To address the potential limitations in existing marginal and joint approaches, a new method in a joint regression framework to select microbial taxa with finite-sample FDR control is desired. In the statistics literature, the FDR control can be achieved via the knockoff filter framework, in which a dummy knockoff copy of the original design matrix with the same covariance structure has been constructed and flagged as false positives to facilitate FDR-controlled variable selection (Barber and Candès, 2015). However, it has been observed, in the literature of many other statistical inference methods (e.g., regression-based modeling, two-sample testing, and statistical causal mediation analysis), that applying classic statistical methods to analyze microbiome composition data is usually underpowered and sometimes can render inappropriate results (Aitchison, 2003; Shi, Zhang, and Li, 2016; Cao, Lin, and Li, 2017; Sohn and Li, 2019; Lu, Shi and Li, 2019; Zhang et al., 2019). Thus, new FDR-controlled variable selection methods are desired for microbiome compositional data.

Following the pioneering work of Aitchison and Bacon-shone (1984), we model all taxa jointly in a linear log-contrast model to address the compositional nature of data and propose a two-step regression-based FDR-controlled variable selection procedure named compositional knockoff filter (CKF) to identify response-associated taxa. In the first step, we introduce the compositional screening procedure (CSP) as a new method of variable screening for high-dimensional microbiome data subject to the compositional constraint. In the second step, we apply the fixed-X knockoff procedure (Barber and Candès, 2015) to the reduced model in the first screening step. The theoretical properties of the novel compositional screening procedure are investigated. Using numerical studies, we demonstrate that the proposed method can jointly assess the significance of microbial covariates while also theoretically ensuring finite-sample FDR control. The proposed method will greatly benefit downstream microbiome functional studies by enhancing the reproducibility and reliability of discovery results in microbiome association studies.

Our primary contributions are summarized as follows. First, we introduce the CSP to screen true signals from high-dimensional compositional data and theoretically verify that CSP attains the desirable sure screening property under mild assumptions. As demonstrated in thorough simulation, the newly proposed CSP yields a much higher likelihood of attaining all true signals compared to some existing methods that do not account for the compositional nature. Second, by leveraging the high-dimensional knockoff filter framework (Barber and Candès, 2019), we avoid the non-trivial sequential conditional independent pairs algorithm of model-X knockoffs (Candès et al., 2018) and provide an alternative CKF approach to ensure strong finite-sample FDR control for microbial taxa selection. Construction of model-X knockoff features through methods such as the sequential conditional independent pairs algorithm (Candès et al., 2018) requires both complete knowledge of the joint distribution of the microbiome design matrix and repeated derivation of the conditional distributions, that are non-trivial for many non-Gaussian distributions such as Dirichlet-multinomial and logistic normal, which are frequently used in modeling microbiome data (Aitchison, 2003; Chen and Li, 2013; Lin et al., 2014; Tang and Chen, 2018; Harrison et al., 2020). While the development of methods to construct exact or approximate knockoff features for a broader class of distributions is a promising area of active research (Bates et al., 2019; Romano, Sesia, and Candès, 2019), the robustness of how model-X knockoff to the departure of the joint distribution from multivariate Gaussian is currently unknown. To this end, the proposed CKF with finite-sample FDR control guarantee is appealing through versatility for microbiome taxa selection.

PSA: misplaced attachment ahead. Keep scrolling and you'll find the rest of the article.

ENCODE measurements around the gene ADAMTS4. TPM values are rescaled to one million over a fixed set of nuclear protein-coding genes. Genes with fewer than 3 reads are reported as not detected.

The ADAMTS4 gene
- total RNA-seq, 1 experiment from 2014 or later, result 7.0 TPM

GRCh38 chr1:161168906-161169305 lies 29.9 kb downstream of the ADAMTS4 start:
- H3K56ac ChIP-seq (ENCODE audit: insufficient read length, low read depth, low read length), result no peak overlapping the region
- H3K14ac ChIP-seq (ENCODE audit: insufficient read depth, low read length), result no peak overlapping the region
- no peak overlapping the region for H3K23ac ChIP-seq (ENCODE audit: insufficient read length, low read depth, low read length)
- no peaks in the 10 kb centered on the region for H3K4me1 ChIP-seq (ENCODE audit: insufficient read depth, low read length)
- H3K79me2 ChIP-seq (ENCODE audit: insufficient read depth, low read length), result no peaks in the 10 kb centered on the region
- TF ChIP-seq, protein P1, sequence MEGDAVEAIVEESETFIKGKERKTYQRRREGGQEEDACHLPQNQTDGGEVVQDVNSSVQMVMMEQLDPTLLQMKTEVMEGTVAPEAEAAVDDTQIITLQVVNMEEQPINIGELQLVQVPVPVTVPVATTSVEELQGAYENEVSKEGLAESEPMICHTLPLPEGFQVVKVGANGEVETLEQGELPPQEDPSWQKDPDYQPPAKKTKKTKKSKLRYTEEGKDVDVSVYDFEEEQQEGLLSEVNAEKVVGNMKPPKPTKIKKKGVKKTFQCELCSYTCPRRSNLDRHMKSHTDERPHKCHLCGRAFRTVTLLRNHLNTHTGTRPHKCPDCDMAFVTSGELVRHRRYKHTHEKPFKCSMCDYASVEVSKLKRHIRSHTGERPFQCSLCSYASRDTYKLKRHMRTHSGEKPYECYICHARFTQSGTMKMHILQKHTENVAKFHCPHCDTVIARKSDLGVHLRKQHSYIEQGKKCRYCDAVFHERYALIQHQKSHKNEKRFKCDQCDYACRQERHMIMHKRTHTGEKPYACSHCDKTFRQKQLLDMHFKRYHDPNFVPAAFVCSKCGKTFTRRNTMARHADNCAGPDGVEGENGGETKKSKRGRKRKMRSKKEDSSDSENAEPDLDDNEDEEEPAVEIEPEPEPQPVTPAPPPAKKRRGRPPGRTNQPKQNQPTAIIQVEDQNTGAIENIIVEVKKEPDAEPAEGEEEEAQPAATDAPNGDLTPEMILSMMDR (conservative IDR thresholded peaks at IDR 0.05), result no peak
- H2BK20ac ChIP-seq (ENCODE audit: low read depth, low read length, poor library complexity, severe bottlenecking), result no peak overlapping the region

The rest of this paper is organized as follows. We propose the methodology of compositional knockoff filter in Section 2. The theoretical properties of the compositional screening procedure are investigated in Section 3. The numerical properties are demonstrated through simulation studies in Section 4 and application to a microbiome data set collected from an inflammatory bowel disease study in Sections 5. Technical proofs and additional numerical evaluations are deferred to the online supporting information.

## 2. Compositional Knockoff Filter

This section presents the compositional knockoff filter to perform FDR-controlled variable selection analysis for microbiome compositional data. The proposed method aims to address the high-dimensional compositional nature of microbiome data (i.e., *p > n*). To this end, we follow the philosophy of recycled fixed-X knockoff procedure (Barber and Candès, 2019) to develop a new two-step procedure for high-dimensional compositional data, which consists of a compositional screening step and then a subsequent selection step. After introducing the log-contrast model in Section 2.1, we will present the screening step in Section 2.2 and the selection step in Section 2.3.

### 2.1 Log-Contrast Model